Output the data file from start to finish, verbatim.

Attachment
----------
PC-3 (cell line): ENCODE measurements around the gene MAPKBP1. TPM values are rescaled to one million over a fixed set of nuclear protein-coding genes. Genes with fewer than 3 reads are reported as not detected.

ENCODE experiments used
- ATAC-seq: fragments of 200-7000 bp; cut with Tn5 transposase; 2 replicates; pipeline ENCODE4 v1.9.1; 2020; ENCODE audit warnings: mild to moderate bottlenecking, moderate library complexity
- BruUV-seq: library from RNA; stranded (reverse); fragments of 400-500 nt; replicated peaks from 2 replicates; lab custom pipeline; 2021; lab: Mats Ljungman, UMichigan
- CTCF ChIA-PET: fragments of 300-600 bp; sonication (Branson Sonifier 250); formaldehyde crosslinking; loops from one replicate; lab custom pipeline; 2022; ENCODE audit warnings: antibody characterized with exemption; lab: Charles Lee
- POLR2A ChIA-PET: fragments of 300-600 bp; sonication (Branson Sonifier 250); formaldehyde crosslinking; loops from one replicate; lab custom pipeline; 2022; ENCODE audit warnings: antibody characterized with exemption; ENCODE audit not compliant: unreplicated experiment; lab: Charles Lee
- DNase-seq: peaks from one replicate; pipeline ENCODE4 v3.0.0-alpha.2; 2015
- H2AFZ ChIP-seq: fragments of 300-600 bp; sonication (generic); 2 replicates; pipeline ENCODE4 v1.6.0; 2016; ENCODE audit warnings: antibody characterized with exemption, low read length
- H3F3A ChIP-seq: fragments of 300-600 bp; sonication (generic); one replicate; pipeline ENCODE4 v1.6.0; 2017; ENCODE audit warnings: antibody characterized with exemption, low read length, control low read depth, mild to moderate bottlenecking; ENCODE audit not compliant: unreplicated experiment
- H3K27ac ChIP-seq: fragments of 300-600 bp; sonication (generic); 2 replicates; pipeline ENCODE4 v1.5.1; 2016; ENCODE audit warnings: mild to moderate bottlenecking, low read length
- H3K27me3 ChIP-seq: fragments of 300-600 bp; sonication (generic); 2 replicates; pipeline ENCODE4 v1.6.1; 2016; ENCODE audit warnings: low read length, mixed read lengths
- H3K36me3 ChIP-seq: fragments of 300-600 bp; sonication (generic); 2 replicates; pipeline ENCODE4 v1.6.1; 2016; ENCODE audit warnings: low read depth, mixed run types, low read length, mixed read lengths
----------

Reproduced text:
PC-3 (cell line): ENCODE measurements around the gene MAPKBP1. TPM values are rescaled to one million over a fixed set of nuclear protein-coding genes. Genes with fewer than 3 reads are reported as not detected.

ENCODE experiments used
- ATAC-seq: fragments of 200-7000 bp; cut with Tn5 transposase; 2 replicates; pipeline ENCODE4 v1.9.1; 2020; ENCODE audit warnings: mild to moderate bottlenecking, moderate library complexity
- BruUV-seq: library from RNA; stranded (reverse); fragments of 400-500 nt; replicated peaks from 2 replicates; lab custom pipeline; 2021; lab: Mats Ljungman, UMichigan
- CTCF ChIA-PET: fragments of 300-600 bp; sonication (Branson Sonifier 250); formaldehyde crosslinking; loops from one replicate; lab custom pipeline; 2022; ENCODE audit warnings: antibody characterized with exemption; lab: Charles Lee
- POLR2A ChIA-PET: fragments of 300-600 bp; sonication (Branson Sonifier 250); formaldehyde crosslinking; loops from one replicate; lab custom pipeline; 2022; ENCODE audit warnings: antibody characterized with exemption; ENCODE audit not compliant: unreplicated experiment; lab: Charles Lee
- DNase-seq: peaks from one replicate; pipeline ENCODE4 v3.0.0-alpha.2; 2015
- H2AFZ ChIP-seq: fragments of 300-600 bp; sonication (generic); 2 replicates; pipeline ENCODE4 v1.6.0; 2016; ENCODE audit warnings: antibody characterized with exemption, low read length
- H3F3A ChIP-seq: fragments of 300-600 bp; sonication (generic); one replicate; pipeline ENCODE4 v1.6.0; 2017; ENCODE audit warnings: antibody characterized with exemption, low read length, control low read depth, mild to moderate bottlenecking; ENCODE audit not compliant: unreplicated experiment
- H3K27ac ChIP-seq: fragments of 300-600 bp; sonication (generic); 2 replicates; pipeline ENCODE4 v1.5.1; 2016; ENCODE audit warnings: mild to moderate bottlenecking, low read length
- H3K27me3 ChIP-seq: fragments of 300-600 bp; sonication (generic); 2 replicates; pipeline ENCODE4 v1.6.1; 2016; ENCODE audit warnings: low read length, mixed read lengths
- H3K36me3 ChIP-seq: fragments of 300-600 bp; sonication (generic); 2 replicates; pipeline ENCODE4 v1.6.1; 2016; ENCODE audit warnings: low read depth, mixed run types, low read length, mixed read lengths